Study Examines Effects of Socioeconomics on Health of Youngsters
Children with cystic fibrosis (CF) who live in more socioeconomically disadvantaged areas of the U.S. tend to have worse lung function and health outcomes than their counterparts in more affluent areas, a new study shows.
The study, “The Association of Area Deprivation and State Child Health with Respiratory Outcomes of Pediatric Patients with Cystic Fibrosis in the United States,” was published in the journal Pediatric Pulmonology.
Health outcomes are not influenced by only medical and biological factors. Socioeconomics, which can affect environmental exposures and access to care, among other factors, also play a role.
Researchers based in Alabama and Virginia conducted statistical analyses to explore connections between socioeconomics and health outcomes in children with CF.
Specifically, the researchers assessed the Area Deprivation Index (ADI), which assesses socioeconomic status based on where a person lives, taking into account factors like income, education, employment, and housing in that area. ADI was scored from zero to 10, in which higher scores indicate greater socioeconomic deprivation (i.e., poorer socioeconomic status).
The team also analyzed Child Health Index (CHI) in each state. CHI is an indicator of overall child health based on parameters like annual low birth weight, child death rate, teen death rate, and teen pregnancy rate. For this study, CHI scores were measured on a scale of 1 to 10, with higher values indicating worse child health in the state.
For their analysis, the researchers used data from the national CF Foundation Patient Registry. They included all children with CF who were 6 to 18 years old in 2016.
In total, the study included 9,934 people with CF living in all 50 states. The average age of the group was 12.5 years, and the majority of the population was white (90.3%) and had public health insurance (53.9%).
In the most deprived areas (highest ADI scores), there were fewer white non-Hispanic children (86.8% vs. 91.5%) and more children with public health insurance (72.0% vs. 37.2%), compared to the least deprived areas. However, there were no significant differences in race, sex, age, or health insurance based on CHI.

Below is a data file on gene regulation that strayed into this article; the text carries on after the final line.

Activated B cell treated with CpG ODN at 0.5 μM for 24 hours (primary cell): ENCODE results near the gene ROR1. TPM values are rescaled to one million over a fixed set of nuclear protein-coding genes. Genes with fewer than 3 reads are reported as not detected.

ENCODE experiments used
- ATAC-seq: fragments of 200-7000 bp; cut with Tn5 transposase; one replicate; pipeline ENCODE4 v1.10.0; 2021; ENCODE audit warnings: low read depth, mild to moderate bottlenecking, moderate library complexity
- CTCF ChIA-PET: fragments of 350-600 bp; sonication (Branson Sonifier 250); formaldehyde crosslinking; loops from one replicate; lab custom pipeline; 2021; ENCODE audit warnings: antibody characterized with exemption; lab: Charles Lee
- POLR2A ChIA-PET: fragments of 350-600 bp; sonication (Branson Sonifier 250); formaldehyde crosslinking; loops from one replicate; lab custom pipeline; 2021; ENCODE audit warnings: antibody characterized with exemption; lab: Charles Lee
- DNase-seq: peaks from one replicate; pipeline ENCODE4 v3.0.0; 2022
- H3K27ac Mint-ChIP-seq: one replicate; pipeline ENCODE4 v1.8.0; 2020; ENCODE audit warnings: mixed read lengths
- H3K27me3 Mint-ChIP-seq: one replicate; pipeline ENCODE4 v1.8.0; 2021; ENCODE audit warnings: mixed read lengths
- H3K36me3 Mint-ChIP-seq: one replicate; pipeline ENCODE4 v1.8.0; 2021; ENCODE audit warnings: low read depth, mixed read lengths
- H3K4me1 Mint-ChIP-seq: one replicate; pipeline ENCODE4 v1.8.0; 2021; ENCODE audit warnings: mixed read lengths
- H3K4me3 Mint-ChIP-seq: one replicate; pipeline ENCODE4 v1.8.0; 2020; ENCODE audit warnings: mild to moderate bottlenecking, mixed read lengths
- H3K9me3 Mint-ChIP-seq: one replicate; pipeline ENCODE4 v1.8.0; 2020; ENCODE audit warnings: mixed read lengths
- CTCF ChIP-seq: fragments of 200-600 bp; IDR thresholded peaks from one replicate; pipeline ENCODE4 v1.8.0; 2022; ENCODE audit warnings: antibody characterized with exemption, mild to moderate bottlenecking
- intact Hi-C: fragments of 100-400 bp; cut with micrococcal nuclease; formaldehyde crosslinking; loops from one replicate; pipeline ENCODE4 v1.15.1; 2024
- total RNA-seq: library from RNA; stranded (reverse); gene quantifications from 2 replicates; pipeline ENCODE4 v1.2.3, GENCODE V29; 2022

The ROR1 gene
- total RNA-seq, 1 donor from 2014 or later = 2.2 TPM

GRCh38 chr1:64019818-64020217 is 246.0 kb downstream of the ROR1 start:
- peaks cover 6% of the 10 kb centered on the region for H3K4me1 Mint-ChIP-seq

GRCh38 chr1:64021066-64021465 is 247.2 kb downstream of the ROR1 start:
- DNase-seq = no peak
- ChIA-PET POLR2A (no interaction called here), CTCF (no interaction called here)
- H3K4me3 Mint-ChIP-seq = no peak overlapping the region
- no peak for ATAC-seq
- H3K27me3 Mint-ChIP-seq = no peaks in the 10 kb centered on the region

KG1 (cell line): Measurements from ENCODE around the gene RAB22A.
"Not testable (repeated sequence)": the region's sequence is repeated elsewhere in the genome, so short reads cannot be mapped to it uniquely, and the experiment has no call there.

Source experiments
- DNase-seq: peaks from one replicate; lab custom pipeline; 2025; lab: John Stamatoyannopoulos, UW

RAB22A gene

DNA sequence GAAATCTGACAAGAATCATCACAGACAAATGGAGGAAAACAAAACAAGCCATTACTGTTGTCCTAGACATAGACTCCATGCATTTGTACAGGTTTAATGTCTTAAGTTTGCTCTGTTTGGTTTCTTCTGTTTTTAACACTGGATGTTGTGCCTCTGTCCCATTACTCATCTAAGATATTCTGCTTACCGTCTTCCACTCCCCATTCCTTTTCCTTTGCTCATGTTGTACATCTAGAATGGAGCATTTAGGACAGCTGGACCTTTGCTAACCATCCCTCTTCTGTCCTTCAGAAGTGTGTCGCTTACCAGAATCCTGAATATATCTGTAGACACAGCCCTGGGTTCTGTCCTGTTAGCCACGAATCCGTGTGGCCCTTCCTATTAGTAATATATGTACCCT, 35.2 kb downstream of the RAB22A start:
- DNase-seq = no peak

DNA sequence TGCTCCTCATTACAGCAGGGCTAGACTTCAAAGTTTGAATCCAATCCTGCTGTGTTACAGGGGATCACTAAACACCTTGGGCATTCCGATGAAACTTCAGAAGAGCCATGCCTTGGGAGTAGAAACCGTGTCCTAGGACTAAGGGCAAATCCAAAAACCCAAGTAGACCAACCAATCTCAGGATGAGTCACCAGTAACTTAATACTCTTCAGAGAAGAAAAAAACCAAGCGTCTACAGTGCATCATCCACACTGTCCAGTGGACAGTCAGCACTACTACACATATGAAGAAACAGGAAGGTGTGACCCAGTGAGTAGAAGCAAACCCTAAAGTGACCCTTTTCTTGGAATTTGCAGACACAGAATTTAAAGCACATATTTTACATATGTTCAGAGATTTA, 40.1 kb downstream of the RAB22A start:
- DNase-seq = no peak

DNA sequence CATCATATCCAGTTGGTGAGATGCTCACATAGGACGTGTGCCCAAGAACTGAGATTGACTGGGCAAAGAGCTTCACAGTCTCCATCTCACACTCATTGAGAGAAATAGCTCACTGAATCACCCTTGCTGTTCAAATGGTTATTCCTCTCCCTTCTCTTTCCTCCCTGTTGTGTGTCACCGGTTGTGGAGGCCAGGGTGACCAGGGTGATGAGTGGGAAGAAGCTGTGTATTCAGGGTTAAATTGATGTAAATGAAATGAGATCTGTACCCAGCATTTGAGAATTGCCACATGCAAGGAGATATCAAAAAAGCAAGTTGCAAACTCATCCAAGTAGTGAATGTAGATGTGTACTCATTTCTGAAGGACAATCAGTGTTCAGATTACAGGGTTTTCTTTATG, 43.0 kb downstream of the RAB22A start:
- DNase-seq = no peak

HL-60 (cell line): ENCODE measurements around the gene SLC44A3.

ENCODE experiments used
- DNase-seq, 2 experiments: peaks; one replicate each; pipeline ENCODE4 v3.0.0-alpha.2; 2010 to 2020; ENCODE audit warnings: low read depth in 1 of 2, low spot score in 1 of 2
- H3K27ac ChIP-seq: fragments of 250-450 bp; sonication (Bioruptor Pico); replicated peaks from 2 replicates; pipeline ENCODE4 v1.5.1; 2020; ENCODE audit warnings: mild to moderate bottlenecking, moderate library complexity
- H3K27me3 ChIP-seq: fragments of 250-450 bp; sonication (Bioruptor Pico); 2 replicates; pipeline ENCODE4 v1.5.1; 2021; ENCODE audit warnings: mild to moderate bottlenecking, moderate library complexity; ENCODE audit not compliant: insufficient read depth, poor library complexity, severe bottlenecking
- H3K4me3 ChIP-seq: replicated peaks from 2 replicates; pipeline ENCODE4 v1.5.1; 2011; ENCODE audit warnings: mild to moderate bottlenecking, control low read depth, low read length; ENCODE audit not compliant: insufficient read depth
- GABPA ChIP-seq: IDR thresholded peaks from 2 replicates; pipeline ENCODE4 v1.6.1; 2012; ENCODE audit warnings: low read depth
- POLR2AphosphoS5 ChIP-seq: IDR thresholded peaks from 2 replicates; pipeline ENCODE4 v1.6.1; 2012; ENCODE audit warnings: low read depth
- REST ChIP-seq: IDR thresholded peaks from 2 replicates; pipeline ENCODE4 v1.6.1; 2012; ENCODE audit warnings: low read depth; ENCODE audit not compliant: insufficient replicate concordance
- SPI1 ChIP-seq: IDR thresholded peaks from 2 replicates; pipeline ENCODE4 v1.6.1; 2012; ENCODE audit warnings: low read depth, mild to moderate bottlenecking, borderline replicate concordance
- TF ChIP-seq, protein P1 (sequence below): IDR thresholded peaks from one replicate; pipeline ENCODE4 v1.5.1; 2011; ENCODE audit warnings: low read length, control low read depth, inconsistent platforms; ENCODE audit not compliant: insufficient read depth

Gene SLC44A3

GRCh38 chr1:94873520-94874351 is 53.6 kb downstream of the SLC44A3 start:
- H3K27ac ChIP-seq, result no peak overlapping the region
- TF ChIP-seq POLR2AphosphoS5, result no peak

Every clinical characteristic assessed differed significantly based on both ADI and CHI. The only exception was newborn screening, which was associated significantly with CHI but not with ADI. Specifically, states with the best child health had significantly more children diagnosed through newborn screening compared to those with the worst child health (39% vs. 24.2%).
Statistical analyses showed that, for every one-point increase in ADI, there was an average 0.4% decrease in percent predicted forced expiratory volume (ppFEV1), which is a common measure of lung function. Each one-point increase in ADI also was associated with 0.3 more nights undergoing intravenous (IV) treatment (medication administered directly into the bloodstream).
Similarly, each one-point increase in CHI was associated with a 0.3% decrease in ppFEV1 and 0.3 more IV treatment nights. These analyses accounted for factors like age, sex, race, health insurance, and Pseudomonas aeruginosa bacterial infection.
Further statistical analyses generally found comparable results. In analyses that included both ADI and CHI, both measurements had statistically significant associations with ppFEV1 and IV treatment nights, but the magnitude of the effect was decreased, indicating that the two measurements partially accounted for each other’s effect.
The effect sizes of ADI and CHI — both individually and together — were larger than those of age, sex, race/ethnicity, and newborn screening diagnosis. The only assessed factors with larger effects were health insurance and P. aeruginosa infection.
Children in areas with the worst ADI scores were about 20% more likely to have two or more pulmonary exacerbations (times when lung function suddenly gets worse) than those in less-deprived areas. Children in areas with the worst CHI scores were 40% more likely to have multiple exacerbations. In models combining the two measurements, the association with CHI remained significant, but ADI did not, “indicating that [the] association with increased pulmonary exacerbations is accounted for by CHI,” the researchers wrote.
“The residual association of overall child health with CF outcomes after controlling for area deprivation reflects the ability of state programs to ameliorate the effect of poverty,” the researchers added.
According to the team, “further research should investigate the effect of specific public health policy measures (e.g., policies related to tobacco control, Medicaid and state child health insurance programs, food assistance and school meal programs, housing, and air and water quality monitoring, among others) on both overall child health and CF-specific health outcomes.”
The researchers noted that these findings overall mirror previous research done in the general population.
“Children raised in worse socioeconomic circumstances have worse health. Children with CF are not an exception when exposed to the health risks of deprivation and social disadvantage,” the team wrote.
A notable limitation of this study is that socioeconomics were assessed based on where each person resides (by ZIP codes), which is necessarily imprecise.
“Future research should use smaller-area measures for more precise estimates,” the researchers wrote.